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This comic’s standup set about Louis C.K. and Bill Cosby is what comedy needs

It’s also very funny, and you can watch it right now.

This comic’s standup set about Louis C.K. and Bill Cosby is what comedy needs

Somebody finally used comedy to address the current, most glaring problem in comedy.

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After Louis C.K. returned from his roughly nine-month listening tour to tell rape-whistle zingers in front of a captive audience, a lot of women were justifiably upset–including many in the comedy community. As a counterbalance, Fast Company found some male comics speaking out against this too-soon return to the stage, showing their female peers they were not alone in this. Now, Ted Alexandro has gone a step beyond tweeting, devoting six minutes of a recent set to his thoughts on Louis C.K. and Bill Cosby.

“Thanks for clapping until I almost get to the stage,” Alexandro says at the beginning, in a clip he posted online this week. “What, does a guy have to be convicted of sexual assault to get an extended ovation?”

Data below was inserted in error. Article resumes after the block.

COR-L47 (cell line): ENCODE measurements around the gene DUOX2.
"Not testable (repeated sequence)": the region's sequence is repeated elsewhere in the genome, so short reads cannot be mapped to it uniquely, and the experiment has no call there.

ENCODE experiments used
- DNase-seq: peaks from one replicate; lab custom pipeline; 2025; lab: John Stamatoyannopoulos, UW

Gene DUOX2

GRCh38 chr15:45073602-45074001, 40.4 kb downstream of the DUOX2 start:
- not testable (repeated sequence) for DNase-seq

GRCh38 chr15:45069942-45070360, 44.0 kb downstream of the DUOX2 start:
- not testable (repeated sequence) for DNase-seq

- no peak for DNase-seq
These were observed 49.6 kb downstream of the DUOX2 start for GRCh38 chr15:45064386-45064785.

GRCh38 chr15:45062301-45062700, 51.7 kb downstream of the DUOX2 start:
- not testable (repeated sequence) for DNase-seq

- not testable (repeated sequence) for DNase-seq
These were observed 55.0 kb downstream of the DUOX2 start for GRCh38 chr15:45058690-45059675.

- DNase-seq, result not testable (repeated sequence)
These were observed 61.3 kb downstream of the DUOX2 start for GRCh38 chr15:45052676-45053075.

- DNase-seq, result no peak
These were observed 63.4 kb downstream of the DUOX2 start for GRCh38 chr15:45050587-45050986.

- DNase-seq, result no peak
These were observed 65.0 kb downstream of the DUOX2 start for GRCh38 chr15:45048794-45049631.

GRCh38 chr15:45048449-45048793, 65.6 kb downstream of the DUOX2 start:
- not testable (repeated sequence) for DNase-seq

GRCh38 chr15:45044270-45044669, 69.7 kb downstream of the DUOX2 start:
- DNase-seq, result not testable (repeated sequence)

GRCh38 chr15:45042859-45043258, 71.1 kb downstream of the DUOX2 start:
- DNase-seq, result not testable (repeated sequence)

As if it weren’t clear enough to whom he was referring, he makes it explicit next: “What do I have to do, do I have to take my dick out?”

Over the next several minutes, he follows in the footsteps of comedians like Cameron Esposito and Hannah Gadsby in addressing this important cultural moment from the stage. Alexandro’s words carry an extra bit of heft because he is saying them on the very stage that Louis C.K. returned to last month: the Comedy Cellar. This legacy venue is more than just the place C.K. performed that night–it was his home base in Manhattan, and it served as a prominent setting in his FX show, Louie. Telling jokes about his proclivities here is like delivering a sermon about inclusivity at a Klan meeting.

Alexandro thoroughly lambasts our comedy icons who have become known as sexual predators, but perhaps more importantly, he mocks the people who see political correctness as a scourge and worry about the fallout for abusers.

“People go, ‘He’s lost everything, it’s not fair that men should lose everything in a flash,'” Alexandro says near the end of the segment. “And by ‘everything,’ I mean ‘hardly anything,’ and by, ‘in a flash’ I mean, ‘a decade later.'”

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The laughs he gets aren’t uproarious but they sound relieved—and the loudest are from women.

A man in the comedy community is finally saying it.

Watch the full clip below.

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